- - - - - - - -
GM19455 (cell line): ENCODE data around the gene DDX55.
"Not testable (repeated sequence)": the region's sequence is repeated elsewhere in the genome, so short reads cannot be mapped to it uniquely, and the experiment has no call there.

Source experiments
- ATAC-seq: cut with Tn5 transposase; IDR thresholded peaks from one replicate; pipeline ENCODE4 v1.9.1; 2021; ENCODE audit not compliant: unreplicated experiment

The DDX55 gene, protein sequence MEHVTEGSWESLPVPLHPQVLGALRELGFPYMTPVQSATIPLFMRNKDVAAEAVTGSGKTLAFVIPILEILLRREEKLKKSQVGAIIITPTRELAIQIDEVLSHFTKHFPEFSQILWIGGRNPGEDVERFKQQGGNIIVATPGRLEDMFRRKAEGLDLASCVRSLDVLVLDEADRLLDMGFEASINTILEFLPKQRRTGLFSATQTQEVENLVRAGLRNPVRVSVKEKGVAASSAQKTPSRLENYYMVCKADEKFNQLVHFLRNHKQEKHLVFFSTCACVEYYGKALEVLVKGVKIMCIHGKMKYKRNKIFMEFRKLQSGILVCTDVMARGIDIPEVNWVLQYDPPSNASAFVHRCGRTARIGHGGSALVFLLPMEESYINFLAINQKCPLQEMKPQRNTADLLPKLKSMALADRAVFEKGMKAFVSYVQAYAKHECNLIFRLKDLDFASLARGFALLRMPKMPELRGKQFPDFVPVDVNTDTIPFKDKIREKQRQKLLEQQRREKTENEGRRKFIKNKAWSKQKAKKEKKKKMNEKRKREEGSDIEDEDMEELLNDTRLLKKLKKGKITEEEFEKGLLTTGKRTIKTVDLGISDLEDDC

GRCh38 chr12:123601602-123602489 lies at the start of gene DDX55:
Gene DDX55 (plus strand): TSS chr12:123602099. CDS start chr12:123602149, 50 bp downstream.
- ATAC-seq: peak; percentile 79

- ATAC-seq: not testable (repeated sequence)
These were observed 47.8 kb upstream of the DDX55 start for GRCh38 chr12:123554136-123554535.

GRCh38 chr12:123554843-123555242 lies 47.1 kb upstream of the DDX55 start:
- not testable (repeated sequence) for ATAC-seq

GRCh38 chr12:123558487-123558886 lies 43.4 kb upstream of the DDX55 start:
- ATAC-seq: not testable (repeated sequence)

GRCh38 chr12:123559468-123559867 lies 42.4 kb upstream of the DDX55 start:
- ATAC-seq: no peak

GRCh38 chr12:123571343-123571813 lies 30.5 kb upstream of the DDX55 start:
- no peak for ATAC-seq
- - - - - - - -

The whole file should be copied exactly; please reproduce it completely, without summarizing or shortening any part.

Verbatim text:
GM19455 (cell line): ENCODE data around the gene DDX55.
"Not testable (repeated sequence)": the region's sequence is repeated elsewhere in the genome, so short reads cannot be mapped to it uniquely, and the experiment has no call there.

Source experiments
- ATAC-seq: cut with Tn5 transposase; IDR thresholded peaks from one replicate; pipeline ENCODE4 v1.9.1; 2021; ENCODE audit not compliant: unreplicated experiment

The DDX55 gene, protein sequence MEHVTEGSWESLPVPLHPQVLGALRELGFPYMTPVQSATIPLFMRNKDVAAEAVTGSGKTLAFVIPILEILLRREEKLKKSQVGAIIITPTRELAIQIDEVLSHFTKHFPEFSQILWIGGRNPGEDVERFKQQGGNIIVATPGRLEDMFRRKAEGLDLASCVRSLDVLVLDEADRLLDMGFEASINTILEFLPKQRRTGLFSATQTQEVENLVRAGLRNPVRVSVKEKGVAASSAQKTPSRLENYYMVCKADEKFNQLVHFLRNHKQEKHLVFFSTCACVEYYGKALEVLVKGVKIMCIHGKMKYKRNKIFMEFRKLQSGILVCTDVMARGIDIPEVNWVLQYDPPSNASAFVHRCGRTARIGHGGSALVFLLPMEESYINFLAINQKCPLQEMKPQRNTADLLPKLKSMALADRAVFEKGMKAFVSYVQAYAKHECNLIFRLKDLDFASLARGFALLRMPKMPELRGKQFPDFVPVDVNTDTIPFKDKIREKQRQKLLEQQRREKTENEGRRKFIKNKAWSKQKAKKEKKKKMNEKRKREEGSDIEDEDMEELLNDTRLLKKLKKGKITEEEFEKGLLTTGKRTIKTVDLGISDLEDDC

GRCh38 chr12:123601602-123602489 lies at the start of gene DDX55:
Gene DDX55 (plus strand): TSS chr12:123602099. CDS start chr12:123602149, 50 bp downstream.
- ATAC-seq: peak; percentile 79

- ATAC-seq: not testable (repeated sequence)
These were observed 47.8 kb upstream of the DDX55 start for GRCh38 chr12:123554136-123554535.

GRCh38 chr12:123554843-123555242 lies 47.1 kb upstream of the DDX55 start:
- not testable (repeated sequence) for ATAC-seq

GRCh38 chr12:123558487-123558886 lies 43.4 kb upstream of the DDX55 start:
- ATAC-seq: not testable (repeated sequence)

GRCh38 chr12:123559468-123559867 lies 42.4 kb upstream of the DDX55 start:
- ATAC-seq: no peak

GRCh38 chr12:123571343-123571813 lies 30.5 kb upstream of the DDX55 start:
- no peak for ATAC-seq